On May 8, the US announced a unilateral pull-out from a three-year-old nuclear deal with Iran. The fallout was instant - a sudden spurt in crude oil prices and the dollar appreciated against other currencies. Trump had a clear message for all that have strategic or trade relations with Iran: Ignore the US line at one's own peril.
It also has serious implications for India that goes much beyond the $12.5 billion bilateral trade engagement it has with that country. True, as the third largest crude oil source after the UAE and Saudi Arabia, Iran has an important role in keeping our import bill, and hence current account deficit, under check. But the relationship with Iran is not just about oil. India is the development partner of Iran's only deep sea Chabahar port, and a land trade route that begins from Chabahar can go all the way to connect Afghanistan, CIS countries and even Europe by sidelining Pakistan and even China. The trade opportunities and the diplomatic heft such engagements offer are at stake now. Once the US imposes sanctions on Iran, it will expect other countries to restrict their Iran engagements.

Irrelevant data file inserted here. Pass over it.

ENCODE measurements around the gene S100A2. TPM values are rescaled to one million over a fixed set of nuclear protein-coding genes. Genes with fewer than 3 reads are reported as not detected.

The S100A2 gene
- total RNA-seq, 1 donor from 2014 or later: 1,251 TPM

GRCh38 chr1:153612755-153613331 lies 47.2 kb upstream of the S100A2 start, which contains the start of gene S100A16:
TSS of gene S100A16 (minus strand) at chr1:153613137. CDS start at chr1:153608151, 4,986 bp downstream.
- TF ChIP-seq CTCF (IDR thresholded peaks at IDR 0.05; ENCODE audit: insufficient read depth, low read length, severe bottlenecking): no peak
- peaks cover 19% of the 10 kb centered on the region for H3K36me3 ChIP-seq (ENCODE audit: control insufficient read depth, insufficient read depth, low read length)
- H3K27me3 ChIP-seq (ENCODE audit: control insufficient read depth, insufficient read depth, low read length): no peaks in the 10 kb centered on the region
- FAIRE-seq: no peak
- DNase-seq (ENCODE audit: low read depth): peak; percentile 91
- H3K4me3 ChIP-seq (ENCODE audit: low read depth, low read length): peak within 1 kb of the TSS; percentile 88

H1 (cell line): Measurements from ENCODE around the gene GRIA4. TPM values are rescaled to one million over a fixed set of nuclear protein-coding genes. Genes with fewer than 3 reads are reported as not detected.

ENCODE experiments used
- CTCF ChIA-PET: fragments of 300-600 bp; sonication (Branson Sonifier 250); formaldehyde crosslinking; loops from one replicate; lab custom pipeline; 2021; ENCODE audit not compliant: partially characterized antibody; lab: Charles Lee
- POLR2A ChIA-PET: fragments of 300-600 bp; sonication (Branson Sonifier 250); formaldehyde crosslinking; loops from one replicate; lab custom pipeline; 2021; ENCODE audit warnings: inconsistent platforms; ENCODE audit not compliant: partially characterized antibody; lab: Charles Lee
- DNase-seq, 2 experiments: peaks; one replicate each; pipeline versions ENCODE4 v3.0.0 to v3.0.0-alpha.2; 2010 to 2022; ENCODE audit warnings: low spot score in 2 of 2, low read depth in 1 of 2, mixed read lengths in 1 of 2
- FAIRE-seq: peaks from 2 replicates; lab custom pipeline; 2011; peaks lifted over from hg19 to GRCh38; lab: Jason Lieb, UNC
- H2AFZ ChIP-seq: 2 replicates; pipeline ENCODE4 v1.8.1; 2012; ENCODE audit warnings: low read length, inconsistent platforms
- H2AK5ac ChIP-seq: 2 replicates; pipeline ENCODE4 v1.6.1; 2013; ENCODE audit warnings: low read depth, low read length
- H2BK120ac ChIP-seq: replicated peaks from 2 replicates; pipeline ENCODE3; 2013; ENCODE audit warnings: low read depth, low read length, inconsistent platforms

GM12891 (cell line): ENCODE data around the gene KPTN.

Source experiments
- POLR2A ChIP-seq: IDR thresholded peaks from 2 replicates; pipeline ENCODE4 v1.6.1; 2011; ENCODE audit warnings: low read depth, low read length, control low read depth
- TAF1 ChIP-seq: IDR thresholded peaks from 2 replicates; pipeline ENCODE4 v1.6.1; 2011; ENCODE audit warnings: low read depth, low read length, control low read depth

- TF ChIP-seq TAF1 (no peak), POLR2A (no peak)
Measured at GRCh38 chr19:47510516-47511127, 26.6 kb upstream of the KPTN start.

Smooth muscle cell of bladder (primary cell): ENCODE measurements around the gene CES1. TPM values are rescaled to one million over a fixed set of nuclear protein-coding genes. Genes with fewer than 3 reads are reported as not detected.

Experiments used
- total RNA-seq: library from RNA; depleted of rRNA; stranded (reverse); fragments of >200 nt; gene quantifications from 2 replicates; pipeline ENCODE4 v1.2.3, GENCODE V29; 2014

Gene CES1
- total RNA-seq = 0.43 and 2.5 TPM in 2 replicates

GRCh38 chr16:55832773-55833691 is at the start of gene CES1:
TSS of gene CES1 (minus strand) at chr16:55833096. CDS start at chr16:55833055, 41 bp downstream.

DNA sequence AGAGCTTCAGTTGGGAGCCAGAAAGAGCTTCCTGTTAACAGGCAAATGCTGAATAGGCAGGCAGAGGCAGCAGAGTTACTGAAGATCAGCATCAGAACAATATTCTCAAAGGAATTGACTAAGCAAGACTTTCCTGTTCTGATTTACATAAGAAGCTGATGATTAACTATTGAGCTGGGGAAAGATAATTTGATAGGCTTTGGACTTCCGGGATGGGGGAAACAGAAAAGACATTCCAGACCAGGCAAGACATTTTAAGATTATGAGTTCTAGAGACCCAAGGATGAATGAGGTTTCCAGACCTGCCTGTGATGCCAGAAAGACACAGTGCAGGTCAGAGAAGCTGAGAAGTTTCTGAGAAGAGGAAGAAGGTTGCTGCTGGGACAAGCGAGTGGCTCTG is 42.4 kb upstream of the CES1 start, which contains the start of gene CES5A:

India and Iran took 15 years to operationalise the Chabahar partnership. All the while, India has managed to maintain a delicate balance in its relationship with Iran without enraging the US. It needs to do that again. Political will is the need of the hour.